Canadian rocker Neil Young has concluded his anti-oil roadshow.
Young’s four-concert crusade, which recently ended in Calgary, was a fundraiser for the Athabasca Chipewyan First Nation. The aboriginal community is taking the Canadian federal government and Royal Dutch Shell to court over plans to expand mining operations at the Jackpine oilsands.
By all accounts, the tour was lucrative. It surpassed the goal set to support the First Nation’s legal defense fund, and drew accolades from such notables as David Suzuki (who thinks Cuba offers a model of sustainability for Canada to follow) and Naomi Klein (who thinks facts are superfluous to truth).
But the tour was about more than raising money. It was, according to Young, about starting a conversation at the breakfast table.
Here’s how one such conversation, led by Young, might begin: “I am a rock star . . . Being a rock star is both my vocation and my avocation; that’s all I do. You may wonder [then] why I should talk about the oilsands . . .”
If you have read Leonard Read’s I, Pencil, the above will sound vaguely familiar. It is how Read begins his short but striking account of the global gestation of one of the world’s simplest products.
Read is talking about a pencil, not a rock star. But there’s much in Read’s observations about the genealogy of a standard schoolhouse pencil that Neil Young could learn from.
To understand why, consider Young’s train of thought: the rocker says that resource extraction at the Athabasca tar sands has turned Fort McMurray, Alberta, into another Hiroshima. Of course, Young means Hiroshima then (after the A-bomb was dropped), not Hiroshima now (a popular World Heritage site). Comparison to the former has outraged some Albertans, who have started tweeting photos of Fort McMurray’s splendor under the hashtag #myhiroshima.
Undeterred by local sentiment, Young calls the oil industry “the greediest, most destructive and most disrespectful demonstration of something just run amok.”
Al Jazeera loves it.
But the Prime Minister’s Office (PMO) is not amused. “[E]ven the lifestyle of a rock star relies, to some degree, on the resources developed by thousands of hard-working Canadians every day,” reads a PMO statement in response to Young’s comments.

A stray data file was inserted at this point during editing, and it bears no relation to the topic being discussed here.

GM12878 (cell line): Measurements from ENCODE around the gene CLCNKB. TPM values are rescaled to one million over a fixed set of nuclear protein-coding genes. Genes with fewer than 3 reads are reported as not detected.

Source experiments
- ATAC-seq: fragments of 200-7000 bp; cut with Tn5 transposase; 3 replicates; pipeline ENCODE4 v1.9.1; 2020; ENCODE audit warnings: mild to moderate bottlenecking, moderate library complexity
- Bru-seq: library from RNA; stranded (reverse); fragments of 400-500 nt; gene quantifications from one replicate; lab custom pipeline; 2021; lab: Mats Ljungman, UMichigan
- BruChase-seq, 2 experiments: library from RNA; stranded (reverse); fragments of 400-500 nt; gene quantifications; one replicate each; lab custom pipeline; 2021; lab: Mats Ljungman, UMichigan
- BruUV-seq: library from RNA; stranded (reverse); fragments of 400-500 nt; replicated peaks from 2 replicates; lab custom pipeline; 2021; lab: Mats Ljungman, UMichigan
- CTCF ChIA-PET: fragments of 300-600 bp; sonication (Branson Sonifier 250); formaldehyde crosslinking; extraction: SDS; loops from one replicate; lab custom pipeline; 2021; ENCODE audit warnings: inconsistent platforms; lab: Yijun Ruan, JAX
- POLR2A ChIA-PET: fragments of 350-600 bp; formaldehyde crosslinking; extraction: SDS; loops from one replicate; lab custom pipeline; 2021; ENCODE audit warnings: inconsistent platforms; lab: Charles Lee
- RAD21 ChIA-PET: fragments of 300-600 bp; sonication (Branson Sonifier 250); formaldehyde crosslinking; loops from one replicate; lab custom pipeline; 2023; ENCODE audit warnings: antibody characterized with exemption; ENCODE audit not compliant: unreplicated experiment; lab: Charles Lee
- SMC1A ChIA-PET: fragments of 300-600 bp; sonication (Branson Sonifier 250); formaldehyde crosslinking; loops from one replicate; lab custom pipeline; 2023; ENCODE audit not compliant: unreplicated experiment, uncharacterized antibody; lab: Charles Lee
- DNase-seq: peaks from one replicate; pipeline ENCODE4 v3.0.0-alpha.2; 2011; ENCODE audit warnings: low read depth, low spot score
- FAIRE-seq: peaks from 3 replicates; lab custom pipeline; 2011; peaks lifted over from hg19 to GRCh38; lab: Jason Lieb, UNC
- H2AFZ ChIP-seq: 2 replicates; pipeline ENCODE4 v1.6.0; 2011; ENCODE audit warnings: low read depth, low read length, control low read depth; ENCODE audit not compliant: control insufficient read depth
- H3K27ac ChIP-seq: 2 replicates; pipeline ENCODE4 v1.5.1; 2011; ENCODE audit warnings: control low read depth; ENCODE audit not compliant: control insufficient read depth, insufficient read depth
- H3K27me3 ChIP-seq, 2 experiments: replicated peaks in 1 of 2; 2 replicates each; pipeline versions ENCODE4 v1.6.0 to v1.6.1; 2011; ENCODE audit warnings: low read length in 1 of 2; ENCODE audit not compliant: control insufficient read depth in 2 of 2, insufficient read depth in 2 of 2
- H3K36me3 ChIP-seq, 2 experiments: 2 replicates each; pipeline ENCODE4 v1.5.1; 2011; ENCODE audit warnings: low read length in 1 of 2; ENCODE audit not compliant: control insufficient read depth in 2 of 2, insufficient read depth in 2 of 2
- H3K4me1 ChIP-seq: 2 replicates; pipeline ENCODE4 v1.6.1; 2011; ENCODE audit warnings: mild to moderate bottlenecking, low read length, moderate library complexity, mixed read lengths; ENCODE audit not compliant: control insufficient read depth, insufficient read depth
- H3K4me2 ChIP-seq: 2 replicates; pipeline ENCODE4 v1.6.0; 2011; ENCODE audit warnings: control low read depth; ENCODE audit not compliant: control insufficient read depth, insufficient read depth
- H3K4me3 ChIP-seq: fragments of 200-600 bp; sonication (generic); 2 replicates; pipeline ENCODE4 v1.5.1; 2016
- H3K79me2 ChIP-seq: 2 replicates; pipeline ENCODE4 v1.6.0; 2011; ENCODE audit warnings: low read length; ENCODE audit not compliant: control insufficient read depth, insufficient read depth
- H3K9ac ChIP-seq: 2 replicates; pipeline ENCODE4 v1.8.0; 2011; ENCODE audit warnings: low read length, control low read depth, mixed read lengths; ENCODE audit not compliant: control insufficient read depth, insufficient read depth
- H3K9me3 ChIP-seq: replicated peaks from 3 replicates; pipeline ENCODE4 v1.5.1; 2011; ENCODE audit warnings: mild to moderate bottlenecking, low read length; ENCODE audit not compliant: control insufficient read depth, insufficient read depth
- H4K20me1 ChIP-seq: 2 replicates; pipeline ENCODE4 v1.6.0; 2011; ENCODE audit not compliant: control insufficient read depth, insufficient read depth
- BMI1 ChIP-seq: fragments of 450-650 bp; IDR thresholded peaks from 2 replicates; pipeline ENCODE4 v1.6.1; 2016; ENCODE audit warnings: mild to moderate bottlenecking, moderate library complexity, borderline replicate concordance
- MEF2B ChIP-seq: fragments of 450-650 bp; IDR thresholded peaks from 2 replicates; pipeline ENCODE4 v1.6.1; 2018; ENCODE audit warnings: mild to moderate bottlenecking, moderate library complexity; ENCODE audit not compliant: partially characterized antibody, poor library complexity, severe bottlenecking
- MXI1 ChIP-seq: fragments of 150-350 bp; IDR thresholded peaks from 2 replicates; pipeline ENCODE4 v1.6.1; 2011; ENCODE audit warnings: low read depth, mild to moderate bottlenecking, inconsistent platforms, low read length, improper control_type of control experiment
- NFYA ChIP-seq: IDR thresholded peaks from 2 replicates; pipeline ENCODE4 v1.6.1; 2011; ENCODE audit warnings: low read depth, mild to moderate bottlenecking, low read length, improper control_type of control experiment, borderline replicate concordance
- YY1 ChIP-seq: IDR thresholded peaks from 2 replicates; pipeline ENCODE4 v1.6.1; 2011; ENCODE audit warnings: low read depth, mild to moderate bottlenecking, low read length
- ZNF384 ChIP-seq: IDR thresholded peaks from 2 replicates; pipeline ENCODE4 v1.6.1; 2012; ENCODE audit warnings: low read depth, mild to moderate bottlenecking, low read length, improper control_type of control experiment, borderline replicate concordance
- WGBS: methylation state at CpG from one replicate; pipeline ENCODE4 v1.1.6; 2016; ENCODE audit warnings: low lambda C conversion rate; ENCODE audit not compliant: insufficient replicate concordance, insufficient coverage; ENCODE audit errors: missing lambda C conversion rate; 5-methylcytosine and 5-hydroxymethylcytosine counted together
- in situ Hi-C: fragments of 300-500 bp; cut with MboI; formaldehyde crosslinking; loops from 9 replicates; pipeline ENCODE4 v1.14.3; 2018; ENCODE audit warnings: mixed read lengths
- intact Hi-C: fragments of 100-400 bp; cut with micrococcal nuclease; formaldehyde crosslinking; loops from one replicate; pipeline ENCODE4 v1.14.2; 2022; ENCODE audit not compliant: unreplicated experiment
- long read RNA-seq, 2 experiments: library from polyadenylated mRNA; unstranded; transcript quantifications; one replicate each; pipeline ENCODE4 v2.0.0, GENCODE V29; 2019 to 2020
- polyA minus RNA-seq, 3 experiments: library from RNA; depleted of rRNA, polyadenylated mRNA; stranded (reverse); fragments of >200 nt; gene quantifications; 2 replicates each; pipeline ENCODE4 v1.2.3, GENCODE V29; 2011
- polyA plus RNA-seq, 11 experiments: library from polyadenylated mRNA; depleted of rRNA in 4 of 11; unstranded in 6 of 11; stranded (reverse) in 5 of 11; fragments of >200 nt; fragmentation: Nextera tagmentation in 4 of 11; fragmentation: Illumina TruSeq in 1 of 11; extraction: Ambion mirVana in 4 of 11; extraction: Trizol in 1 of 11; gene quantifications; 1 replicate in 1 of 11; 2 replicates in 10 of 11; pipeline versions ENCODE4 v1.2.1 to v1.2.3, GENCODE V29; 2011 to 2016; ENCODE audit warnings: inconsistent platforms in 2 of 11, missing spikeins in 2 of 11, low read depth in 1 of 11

To which Young responded in-kind: “Of course, rock stars don’t need oil. I drove my electric car from California to the tar sands and on to Washington, D.C. without using any oil at all, and I’m a rock star.”
Enter Leonard Read.
Read’s story of the genealogy of the lowly pencil is important because it explains why Young’s brash but seemingly benign comment is so perilous. In I, Pencil, Read confronts the fallacy of first appearances — that is, the error of isolating something from its context and confusing an end-state with a beginning.
Tracing the gestation of a pencil — from the forests of Oregon through the graphite mines of Sri Lanka and the coffee plantations of Brazil (Workers of the world need Arabica!), onward to the arid plains of Mexico and the clay beds of the Mississippi — Read invites us to imagine what we cannot see: the complexity that makes simple possible.
The point is that appearances can be deceiving.
Neil Young’s declaration that he drove his electric car “from California to the tar sands and on to Washington, D.C. without using any oil at all” is a textbook example of the fallacy of first appearances.
Lots of oil was used to ensure Young could make his date with the tar sands.
Oil was used in the production of Young’s electric car, in the manufacture of his clothes, and in the processing of the food he ate along the way. Oil was used to build the road on which he drove. And, once upon a time, it was used to produce the vinyl records that made him a household name.
For someone who argues that “science cannot be ignored as inconvenient,” Young’s role in dumbing down the oil sands debate places him atop the gusher of inconvenient truths populated by people like Al Gore, who hates big oil but has no problem taking petrodollars from the sheikh of Qatar (whose government owns Al Jazeera).
A productive discussion on the tar sands demands avoiding the fallacy of first appearances.
The brilliance of Leonard Read is in reminding us not to confuse the simplicity of a thing with the complexity of its origins.
You do not disconnect from oil by plugging in your car. And, with all due respect to Neil Young’s musical talents, Four Strong Winds do not generate enough power to sustain the world’s population.
That’s a conversation worth having.